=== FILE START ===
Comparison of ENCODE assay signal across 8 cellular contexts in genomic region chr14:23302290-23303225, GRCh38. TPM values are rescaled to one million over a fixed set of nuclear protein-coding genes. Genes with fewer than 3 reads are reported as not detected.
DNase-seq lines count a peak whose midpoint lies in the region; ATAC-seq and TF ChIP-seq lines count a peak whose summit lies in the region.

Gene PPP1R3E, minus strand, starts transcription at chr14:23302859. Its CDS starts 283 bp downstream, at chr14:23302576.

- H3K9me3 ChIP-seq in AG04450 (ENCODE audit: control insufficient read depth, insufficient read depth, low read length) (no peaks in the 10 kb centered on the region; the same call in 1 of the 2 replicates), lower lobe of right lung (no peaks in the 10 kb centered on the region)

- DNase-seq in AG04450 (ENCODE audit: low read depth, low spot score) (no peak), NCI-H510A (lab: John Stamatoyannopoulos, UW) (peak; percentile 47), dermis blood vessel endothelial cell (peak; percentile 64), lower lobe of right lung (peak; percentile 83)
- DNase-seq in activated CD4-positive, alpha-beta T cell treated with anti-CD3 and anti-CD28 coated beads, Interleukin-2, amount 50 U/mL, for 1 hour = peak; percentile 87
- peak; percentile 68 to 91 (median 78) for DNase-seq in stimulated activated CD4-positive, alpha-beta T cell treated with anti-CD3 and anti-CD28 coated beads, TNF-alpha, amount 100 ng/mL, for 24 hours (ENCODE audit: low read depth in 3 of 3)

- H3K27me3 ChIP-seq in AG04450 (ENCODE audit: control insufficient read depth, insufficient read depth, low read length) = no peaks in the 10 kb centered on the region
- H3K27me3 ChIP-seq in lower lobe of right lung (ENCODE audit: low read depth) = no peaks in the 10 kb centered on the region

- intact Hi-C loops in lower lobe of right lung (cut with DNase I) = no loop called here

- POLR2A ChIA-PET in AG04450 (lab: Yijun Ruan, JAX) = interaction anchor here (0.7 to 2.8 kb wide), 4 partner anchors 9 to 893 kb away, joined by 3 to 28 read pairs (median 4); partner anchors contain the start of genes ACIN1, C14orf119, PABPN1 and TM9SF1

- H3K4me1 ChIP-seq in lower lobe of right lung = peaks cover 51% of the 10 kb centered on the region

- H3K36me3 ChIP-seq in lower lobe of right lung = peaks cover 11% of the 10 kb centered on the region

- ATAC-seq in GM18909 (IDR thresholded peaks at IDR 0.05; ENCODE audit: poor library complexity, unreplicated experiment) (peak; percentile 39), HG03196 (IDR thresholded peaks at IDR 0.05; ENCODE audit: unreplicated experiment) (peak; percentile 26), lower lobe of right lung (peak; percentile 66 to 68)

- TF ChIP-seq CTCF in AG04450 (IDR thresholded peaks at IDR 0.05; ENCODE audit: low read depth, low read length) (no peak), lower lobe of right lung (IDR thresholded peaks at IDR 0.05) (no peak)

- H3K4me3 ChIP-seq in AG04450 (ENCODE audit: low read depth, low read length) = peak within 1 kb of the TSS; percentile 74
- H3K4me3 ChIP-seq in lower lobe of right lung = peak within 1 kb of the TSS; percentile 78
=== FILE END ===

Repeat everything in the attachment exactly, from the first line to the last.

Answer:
Comparison of ENCODE assay signal across 8 cellular contexts in genomic region chr14:23302290-23303225, GRCh38. TPM values are rescaled to one million over a fixed set of nuclear protein-coding genes. Genes with fewer than 3 reads are reported as not detected.
DNase-seq lines count a peak whose midpoint lies in the region; ATAC-seq and TF ChIP-seq lines count a peak whose summit lies in the region.

Gene PPP1R3E, minus strand, starts transcription at chr14:23302859. Its CDS starts 283 bp downstream, at chr14:23302576.

- H3K9me3 ChIP-seq in AG04450 (ENCODE audit: control insufficient read depth, insufficient read depth, low read length) (no peaks in the 10 kb centered on the region; the same call in 1 of the 2 replicates), lower lobe of right lung (no peaks in the 10 kb centered on the region)

- DNase-seq in AG04450 (ENCODE audit: low read depth, low spot score) (no peak), NCI-H510A (lab: John Stamatoyannopoulos, UW) (peak; percentile 47), dermis blood vessel endothelial cell (peak; percentile 64), lower lobe of right lung (peak; percentile 83)
- DNase-seq in activated CD4-positive, alpha-beta T cell treated with anti-CD3 and anti-CD28 coated beads, Interleukin-2, amount 50 U/mL, for 1 hour = peak; percentile 87
- peak; percentile 68 to 91 (median 78) for DNase-seq in stimulated activated CD4-positive, alpha-beta T cell treated with anti-CD3 and anti-CD28 coated beads, TNF-alpha, amount 100 ng/mL, for 24 hours (ENCODE audit: low read depth in 3 of 3)

- H3K27me3 ChIP-seq in AG04450 (ENCODE audit: control insufficient read depth, insufficient read depth, low read length) = no peaks in the 10 kb centered on the region
- H3K27me3 ChIP-seq in lower lobe of right lung (ENCODE audit: low read depth) = no peaks in the 10 kb centered on the region

- intact Hi-C loops in lower lobe of right lung (cut with DNase I) = no loop called here

- POLR2A ChIA-PET in AG04450 (lab: Yijun Ruan, JAX) = interaction anchor here (0.7 to 2.8 kb wide), 4 partner anchors 9 to 893 kb away, joined by 3 to 28 read pairs (median 4); partner anchors contain the start of genes ACIN1, C14orf119, PABPN1 and TM9SF1

- H3K4me1 ChIP-seq in lower lobe of right lung = peaks cover 51% of the 10 kb centered on the region

- H3K36me3 ChIP-seq in lower lobe of right lung = peaks cover 11% of the 10 kb centered on the region

- ATAC-seq in GM18909 (IDR thresholded peaks at IDR 0.05; ENCODE audit: poor library complexity, unreplicated experiment) (peak; percentile 39), HG03196 (IDR thresholded peaks at IDR 0.05; ENCODE audit: unreplicated experiment) (peak; percentile 26), lower lobe of right lung (peak; percentile 66 to 68)

- TF ChIP-seq CTCF in AG04450 (IDR thresholded peaks at IDR 0.05; ENCODE audit: low read depth, low read length) (no peak), lower lobe of right lung (IDR thresholded peaks at IDR 0.05) (no peak)

- H3K4me3 ChIP-seq in AG04450 (ENCODE audit: low read depth, low read length) = peak within 1 kb of the TSS; percentile 74
- H3K4me3 ChIP-seq in lower lobe of right lung = peak within 1 kb of the TSS; percentile 78